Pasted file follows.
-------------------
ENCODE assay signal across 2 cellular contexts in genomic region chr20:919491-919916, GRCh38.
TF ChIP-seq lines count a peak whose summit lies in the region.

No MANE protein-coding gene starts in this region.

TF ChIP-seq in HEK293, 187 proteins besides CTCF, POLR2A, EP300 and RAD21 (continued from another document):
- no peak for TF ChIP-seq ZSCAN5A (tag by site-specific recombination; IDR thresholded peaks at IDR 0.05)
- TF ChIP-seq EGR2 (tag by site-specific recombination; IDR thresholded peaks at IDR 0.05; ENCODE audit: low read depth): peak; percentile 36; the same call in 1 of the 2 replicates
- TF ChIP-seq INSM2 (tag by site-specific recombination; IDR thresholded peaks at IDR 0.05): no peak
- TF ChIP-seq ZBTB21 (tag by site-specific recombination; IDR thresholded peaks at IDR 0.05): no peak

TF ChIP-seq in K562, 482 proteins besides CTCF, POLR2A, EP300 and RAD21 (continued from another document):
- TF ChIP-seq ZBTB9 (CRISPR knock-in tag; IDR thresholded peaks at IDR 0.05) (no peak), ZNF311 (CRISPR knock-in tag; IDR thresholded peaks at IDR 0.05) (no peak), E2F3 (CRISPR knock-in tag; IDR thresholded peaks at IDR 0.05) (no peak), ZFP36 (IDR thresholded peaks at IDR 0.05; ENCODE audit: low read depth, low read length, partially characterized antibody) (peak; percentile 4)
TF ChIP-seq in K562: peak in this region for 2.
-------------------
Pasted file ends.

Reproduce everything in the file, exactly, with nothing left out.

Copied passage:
ENCODE assay signal across 2 cellular contexts in genomic region chr20:919491-919916, GRCh38.
TF ChIP-seq lines count a peak whose summit lies in the region.

No MANE protein-coding gene starts in this region.

TF ChIP-seq in HEK293, 187 proteins besides CTCF, POLR2A, EP300 and RAD21 (continued from another document):
- no peak for TF ChIP-seq ZSCAN5A (tag by site-specific recombination; IDR thresholded peaks at IDR 0.05)
- TF ChIP-seq EGR2 (tag by site-specific recombination; IDR thresholded peaks at IDR 0.05; ENCODE audit: low read depth): peak; percentile 36; the same call in 1 of the 2 replicates
- TF ChIP-seq INSM2 (tag by site-specific recombination; IDR thresholded peaks at IDR 0.05): no peak
- TF ChIP-seq ZBTB21 (tag by site-specific recombination; IDR thresholded peaks at IDR 0.05): no peak

TF ChIP-seq in K562, 482 proteins besides CTCF, POLR2A, EP300 and RAD21 (continued from another document):
- TF ChIP-seq ZBTB9 (CRISPR knock-in tag; IDR thresholded peaks at IDR 0.05) (no peak), ZNF311 (CRISPR knock-in tag; IDR thresholded peaks at IDR 0.05) (no peak), E2F3 (CRISPR knock-in tag; IDR thresholded peaks at IDR 0.05) (no peak), ZFP36 (IDR thresholded peaks at IDR 0.05; ENCODE audit: low read depth, low read length, partially characterized antibody) (peak; percentile 4)
TF ChIP-seq in K562: peak in this region for 2.